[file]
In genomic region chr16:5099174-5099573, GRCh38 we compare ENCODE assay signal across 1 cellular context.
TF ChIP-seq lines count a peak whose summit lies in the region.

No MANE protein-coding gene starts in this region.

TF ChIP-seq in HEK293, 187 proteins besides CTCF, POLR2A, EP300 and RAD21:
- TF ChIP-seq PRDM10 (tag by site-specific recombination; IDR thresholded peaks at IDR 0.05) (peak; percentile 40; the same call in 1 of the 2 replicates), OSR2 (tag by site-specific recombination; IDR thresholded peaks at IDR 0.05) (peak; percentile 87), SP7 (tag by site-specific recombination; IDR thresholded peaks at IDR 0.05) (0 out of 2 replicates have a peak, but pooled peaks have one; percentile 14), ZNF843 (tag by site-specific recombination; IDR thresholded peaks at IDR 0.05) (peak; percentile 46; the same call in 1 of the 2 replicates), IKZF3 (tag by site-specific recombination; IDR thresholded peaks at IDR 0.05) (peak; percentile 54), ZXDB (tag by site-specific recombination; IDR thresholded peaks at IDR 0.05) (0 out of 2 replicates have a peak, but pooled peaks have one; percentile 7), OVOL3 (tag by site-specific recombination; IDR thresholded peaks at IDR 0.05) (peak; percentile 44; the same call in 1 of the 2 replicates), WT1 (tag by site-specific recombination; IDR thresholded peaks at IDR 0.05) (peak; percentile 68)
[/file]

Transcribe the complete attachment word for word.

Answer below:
In genomic region chr16:5099174-5099573, GRCh38 we compare ENCODE assay signal across 1 cellular context.
TF ChIP-seq lines count a peak whose summit lies in the region.

No MANE protein-coding gene starts in this region.

TF ChIP-seq in HEK293, 187 proteins besides CTCF, POLR2A, EP300 and RAD21:
- TF ChIP-seq PRDM10 (tag by site-specific recombination; IDR thresholded peaks at IDR 0.05) (peak; percentile 40; the same call in 1 of the 2 replicates), OSR2 (tag by site-specific recombination; IDR thresholded peaks at IDR 0.05) (peak; percentile 87), SP7 (tag by site-specific recombination; IDR thresholded peaks at IDR 0.05) (0 out of 2 replicates have a peak, but pooled peaks have one; percentile 14), ZNF843 (tag by site-specific recombination; IDR thresholded peaks at IDR 0.05) (peak; percentile 46; the same call in 1 of the 2 replicates), IKZF3 (tag by site-specific recombination; IDR thresholded peaks at IDR 0.05) (peak; percentile 54), ZXDB (tag by site-specific recombination; IDR thresholded peaks at IDR 0.05) (0 out of 2 replicates have a peak, but pooled peaks have one; percentile 7), OVOL3 (tag by site-specific recombination; IDR thresholded peaks at IDR 0.05) (peak; percentile 44; the same call in 1 of the 2 replicates), WT1 (tag by site-specific recombination; IDR thresholded peaks at IDR 0.05) (peak; percentile 68)